Beyond the residual value and consumer interest impact of the Ford sedan cuts discussed in Part I of this series, there is also the vantage point of the rental car market.
Within the wholesale marketplace, there were about 1.7 million cars exiting the rental business last year and heading for wholesale, with NAAA members selling more than 800,000 at physical auctions, according to the 2018 Used Car Market Report and Outlook from Cox Automotive.
The company anticipates a slight dip in off-rental this year.
On a larger scale, lease/fleet/repo next represented 43.2 percent of overall vehicles sold at NAAA auctions of last year.
So, what might the rental and fleet implications be from Ford’s move?
A lower supply of these Ford models will likely help the wholesale values of those that remain in rental/fleets, said KAR Auction Services chief economist Kontos said.
“It may hurt Ford’s ability to serve the rental space to the same degree, but even in the rental world, it’s becoming more common that people will rent a crossover rather than a sedan,” he said.
Ivan Drury, who is senior manager of industry analysis at Edmunds, doesn’t see much of an impact on the rental companies, as they will be able to lean on car segment offerings from other automakers like Nissan, Hyundai and Kia.
“But I think from the government end, that’s where it gets a little bit trickier, because they have longer contracts … that might get trickier, but at the same time, they’re transitioning a lot of Taurus government (vehicles) over to the Explorers,” he said.
“It’s kind of ironic in that sense, too, that the government’s preference has changed. That would be the trickier one, but again they still have options if they want another large car, they can easily go to an FCA product,” Drury said. “We know those ones are going to stick around. GM is still committed.”
Ford could see “a little bit of business” go away there, but Drury doesn’t expect them to be “too bad off.”
Just as government fleets have shifted, Kontos expects Ford to be have an opportunity to serve rental fleets as they lean further on crossovers.
Another point on rental: consider what happen to the Chrysler 200 and Dodge Dart from FCA.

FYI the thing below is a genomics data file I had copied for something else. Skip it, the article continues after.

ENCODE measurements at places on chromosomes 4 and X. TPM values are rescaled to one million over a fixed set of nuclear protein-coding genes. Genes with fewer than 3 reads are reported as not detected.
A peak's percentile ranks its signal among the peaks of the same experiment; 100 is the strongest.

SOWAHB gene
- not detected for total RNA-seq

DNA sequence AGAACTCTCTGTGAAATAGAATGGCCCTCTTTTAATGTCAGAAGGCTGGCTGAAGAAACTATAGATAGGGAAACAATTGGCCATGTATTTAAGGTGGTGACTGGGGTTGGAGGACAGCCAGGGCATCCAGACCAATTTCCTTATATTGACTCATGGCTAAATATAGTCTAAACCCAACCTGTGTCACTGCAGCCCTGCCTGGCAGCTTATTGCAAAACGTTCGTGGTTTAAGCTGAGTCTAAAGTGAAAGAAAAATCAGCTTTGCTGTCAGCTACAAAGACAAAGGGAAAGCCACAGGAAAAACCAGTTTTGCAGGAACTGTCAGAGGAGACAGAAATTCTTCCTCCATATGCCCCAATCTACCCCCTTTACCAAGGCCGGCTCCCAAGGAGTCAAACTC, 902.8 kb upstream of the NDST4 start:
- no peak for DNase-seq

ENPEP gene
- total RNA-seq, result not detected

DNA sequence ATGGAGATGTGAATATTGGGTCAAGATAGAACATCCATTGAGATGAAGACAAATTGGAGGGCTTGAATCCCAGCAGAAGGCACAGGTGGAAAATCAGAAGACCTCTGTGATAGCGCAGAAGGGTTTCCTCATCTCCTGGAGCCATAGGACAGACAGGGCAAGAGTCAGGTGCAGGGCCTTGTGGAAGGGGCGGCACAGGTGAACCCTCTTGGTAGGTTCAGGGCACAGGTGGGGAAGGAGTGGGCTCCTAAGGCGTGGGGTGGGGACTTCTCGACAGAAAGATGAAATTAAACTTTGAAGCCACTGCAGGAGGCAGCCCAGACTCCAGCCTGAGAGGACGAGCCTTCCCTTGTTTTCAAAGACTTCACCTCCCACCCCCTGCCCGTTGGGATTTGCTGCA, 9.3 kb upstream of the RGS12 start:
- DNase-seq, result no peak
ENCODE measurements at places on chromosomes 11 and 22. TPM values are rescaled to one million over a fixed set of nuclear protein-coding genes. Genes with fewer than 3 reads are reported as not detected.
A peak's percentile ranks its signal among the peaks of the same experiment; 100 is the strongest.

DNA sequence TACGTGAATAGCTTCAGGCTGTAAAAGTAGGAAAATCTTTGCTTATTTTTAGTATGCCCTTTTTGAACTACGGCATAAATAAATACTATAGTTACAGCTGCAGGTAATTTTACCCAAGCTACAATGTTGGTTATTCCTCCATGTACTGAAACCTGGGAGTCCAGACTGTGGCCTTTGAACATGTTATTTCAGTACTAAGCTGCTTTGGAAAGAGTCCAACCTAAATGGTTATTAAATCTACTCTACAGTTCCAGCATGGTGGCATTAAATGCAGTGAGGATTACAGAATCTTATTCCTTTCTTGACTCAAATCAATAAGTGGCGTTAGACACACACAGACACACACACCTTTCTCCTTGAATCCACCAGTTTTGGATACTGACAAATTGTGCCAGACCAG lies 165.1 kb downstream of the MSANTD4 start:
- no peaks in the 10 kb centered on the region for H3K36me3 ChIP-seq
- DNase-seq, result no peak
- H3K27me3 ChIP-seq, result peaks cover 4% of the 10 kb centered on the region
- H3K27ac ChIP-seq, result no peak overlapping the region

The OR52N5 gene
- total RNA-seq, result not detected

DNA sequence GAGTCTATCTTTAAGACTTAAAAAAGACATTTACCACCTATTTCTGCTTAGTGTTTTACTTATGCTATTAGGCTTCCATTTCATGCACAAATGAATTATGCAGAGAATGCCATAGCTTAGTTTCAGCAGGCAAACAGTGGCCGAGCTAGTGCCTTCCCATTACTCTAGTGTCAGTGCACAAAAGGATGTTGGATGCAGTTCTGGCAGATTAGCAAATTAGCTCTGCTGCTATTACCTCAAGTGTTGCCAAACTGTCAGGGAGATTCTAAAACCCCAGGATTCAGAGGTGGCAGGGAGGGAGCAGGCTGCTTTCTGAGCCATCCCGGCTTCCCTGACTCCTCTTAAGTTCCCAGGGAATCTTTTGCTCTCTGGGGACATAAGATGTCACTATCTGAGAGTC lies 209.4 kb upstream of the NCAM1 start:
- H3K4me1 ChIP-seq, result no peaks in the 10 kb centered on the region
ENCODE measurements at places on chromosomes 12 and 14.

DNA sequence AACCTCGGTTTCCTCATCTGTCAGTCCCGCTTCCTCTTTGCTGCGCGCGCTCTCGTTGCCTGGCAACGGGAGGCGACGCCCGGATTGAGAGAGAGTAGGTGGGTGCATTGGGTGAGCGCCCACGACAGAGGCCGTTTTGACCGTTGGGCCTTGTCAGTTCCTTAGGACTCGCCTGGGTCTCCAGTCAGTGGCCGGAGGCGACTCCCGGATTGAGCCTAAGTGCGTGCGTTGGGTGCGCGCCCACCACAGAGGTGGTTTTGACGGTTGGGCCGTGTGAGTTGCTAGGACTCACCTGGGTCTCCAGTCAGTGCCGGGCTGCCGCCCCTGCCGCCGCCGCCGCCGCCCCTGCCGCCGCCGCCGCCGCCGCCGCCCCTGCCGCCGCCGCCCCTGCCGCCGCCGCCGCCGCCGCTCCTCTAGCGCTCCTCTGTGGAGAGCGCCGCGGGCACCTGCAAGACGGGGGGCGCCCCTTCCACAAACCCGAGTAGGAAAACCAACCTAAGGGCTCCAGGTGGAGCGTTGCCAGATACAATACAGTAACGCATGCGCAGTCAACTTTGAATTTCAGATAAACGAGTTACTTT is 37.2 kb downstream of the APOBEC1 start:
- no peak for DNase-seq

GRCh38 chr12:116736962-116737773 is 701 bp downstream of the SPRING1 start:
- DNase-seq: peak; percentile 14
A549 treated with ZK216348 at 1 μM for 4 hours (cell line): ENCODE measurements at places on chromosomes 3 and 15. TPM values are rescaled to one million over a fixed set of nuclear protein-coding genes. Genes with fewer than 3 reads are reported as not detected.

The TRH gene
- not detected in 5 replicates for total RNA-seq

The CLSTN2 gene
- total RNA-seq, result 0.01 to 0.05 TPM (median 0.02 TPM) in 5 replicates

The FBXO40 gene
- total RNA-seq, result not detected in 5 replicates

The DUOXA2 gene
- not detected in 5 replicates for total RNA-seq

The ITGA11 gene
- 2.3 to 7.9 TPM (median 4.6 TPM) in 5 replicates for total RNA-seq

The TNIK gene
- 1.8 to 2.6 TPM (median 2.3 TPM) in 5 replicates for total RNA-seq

“The rental car companies are also likely to avoid (the Ford sedans) if we use the Chrysler 200 and Dodge Dart as an example,” Cox Automotive chief economist Jonathan Smoke said in an analysis provided by email. “Sales into rental declined after FCA announced they were discontinuing the models and exiting the segments.”
‘Long game,’ but short-term impact
It’s the “long game” that Ford is focused with this move, said Libby Murad-Patel, who is Jumpstart Automotive Media’s vice president of marketing and strategic insights. That said, there could be some downside in the near-term, she said.
“I do believe that they’re really focusing their attention on the highest demand segments, as well as potentially those that may hold a higher profit margin for them. But in the short-term, I believe there will be some impact,” Murad-Patel said in a phone interview.
“Although we’re all seeing that cars are down across the market, we do still see that Fusion was the 19th best-selling (new-vehicle) model in the country in 2017. To even rank in the top 25, it’s still going to be a significant impact for Ford,” she said. “I know that they won’t cut off immediately, but even in a phase-out, I do believe that there will be an impact on the demand side of it.”
What’s more, interest in new midsize vehicles climbed 9 percent on Jumpstart sites last year. It ranked No. 3 out of 33 segments, according to analysis from Murad-Patel. So, there’s certainly strong demand for that segment.
At Ford, Jumpstart expects close to 20 percent of small/midsize shoppers to move into the larger crossover/SUV segments of the brand. That leaves 80 percent that could be vulnerable to defection
“When we talk about Fusion as one of their top vehicles, I would say the likelihood for them to move over to a Chevy Malibu or Toyota Camry or Honda Accord is strong, because those are top competing vehicles within the segment, and probably from a price-point — especially on the Camry side — very similar,” she said.
Granted, there’s also the possibility that shoppers of the discontinued models could opt for a late-model or certified pre-owned edition of the same vehicle.
Murad-Patel said that, in general, Jumpstart has observed an increasing number of shoppers who start with new, but end up in used or CPO.
However, when its clear a car is on the way out, it tends to mirror the trends of vehicles late in a lifecycle, where it’s harder to sell older model years or old generations, she said. Some consumers may worry that such vehicles would not be supported by the automaker.